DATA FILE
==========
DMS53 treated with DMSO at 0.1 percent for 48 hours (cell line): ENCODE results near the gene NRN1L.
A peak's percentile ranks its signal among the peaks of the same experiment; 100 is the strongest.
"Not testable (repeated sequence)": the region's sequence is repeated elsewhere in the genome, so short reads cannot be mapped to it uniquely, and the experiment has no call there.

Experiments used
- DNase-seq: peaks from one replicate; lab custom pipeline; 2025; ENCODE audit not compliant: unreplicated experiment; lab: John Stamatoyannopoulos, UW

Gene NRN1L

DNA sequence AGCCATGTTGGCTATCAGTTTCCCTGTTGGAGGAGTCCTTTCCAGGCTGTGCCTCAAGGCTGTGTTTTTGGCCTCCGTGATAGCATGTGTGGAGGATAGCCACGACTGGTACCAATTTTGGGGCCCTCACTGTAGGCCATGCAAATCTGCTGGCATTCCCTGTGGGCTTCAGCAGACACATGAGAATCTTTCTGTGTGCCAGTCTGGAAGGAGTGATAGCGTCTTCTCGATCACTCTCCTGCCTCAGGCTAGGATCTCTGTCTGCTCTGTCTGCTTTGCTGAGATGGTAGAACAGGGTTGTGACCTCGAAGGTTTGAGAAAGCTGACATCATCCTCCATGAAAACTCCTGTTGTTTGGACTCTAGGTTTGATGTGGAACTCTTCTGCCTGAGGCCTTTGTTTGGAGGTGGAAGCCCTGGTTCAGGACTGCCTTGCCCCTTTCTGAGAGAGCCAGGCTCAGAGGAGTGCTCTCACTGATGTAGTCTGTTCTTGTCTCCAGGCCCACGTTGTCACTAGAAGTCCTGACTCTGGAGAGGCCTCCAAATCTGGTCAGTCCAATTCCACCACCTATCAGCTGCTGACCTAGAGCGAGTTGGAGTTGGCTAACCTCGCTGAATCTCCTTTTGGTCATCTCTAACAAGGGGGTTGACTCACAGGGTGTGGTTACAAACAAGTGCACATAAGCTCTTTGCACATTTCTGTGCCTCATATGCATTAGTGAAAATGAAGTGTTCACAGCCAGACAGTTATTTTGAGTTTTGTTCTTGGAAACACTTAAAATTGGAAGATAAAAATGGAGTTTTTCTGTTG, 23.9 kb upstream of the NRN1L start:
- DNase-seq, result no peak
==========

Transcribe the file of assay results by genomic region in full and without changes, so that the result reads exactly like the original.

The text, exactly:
DMS53 treated with DMSO at 0.1 percent for 48 hours (cell line): ENCODE results near the gene NRN1L.
A peak's percentile ranks its signal among the peaks of the same experiment; 100 is the strongest.
"Not testable (repeated sequence)": the region's sequence is repeated elsewhere in the genome, so short reads cannot be mapped to it uniquely, and the experiment has no call there.

Experiments used
- DNase-seq: peaks from one replicate; lab custom pipeline; 2025; ENCODE audit not compliant: unreplicated experiment; lab: John Stamatoyannopoulos, UW

Gene NRN1L

DNA sequence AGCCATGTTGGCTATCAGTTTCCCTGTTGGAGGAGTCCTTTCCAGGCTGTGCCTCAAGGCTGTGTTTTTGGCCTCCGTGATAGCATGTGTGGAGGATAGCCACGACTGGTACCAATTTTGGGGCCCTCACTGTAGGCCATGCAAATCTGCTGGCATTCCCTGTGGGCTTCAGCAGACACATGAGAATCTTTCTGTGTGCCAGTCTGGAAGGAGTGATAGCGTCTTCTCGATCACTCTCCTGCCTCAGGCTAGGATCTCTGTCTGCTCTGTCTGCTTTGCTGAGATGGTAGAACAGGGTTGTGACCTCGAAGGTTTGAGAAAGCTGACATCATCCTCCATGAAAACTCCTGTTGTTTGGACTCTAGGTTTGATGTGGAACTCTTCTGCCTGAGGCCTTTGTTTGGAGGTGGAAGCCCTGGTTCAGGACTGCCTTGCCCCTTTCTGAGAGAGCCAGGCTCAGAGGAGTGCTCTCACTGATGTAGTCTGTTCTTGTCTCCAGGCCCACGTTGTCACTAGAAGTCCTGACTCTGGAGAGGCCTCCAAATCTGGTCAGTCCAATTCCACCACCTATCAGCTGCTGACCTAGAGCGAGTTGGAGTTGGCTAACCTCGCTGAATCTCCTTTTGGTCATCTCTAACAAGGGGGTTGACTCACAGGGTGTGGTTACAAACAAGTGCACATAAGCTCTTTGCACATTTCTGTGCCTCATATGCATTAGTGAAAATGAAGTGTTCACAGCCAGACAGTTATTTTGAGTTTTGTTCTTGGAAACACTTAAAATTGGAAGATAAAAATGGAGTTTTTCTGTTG, 23.9 kb upstream of the NRN1L start:
- DNase-seq, result no peak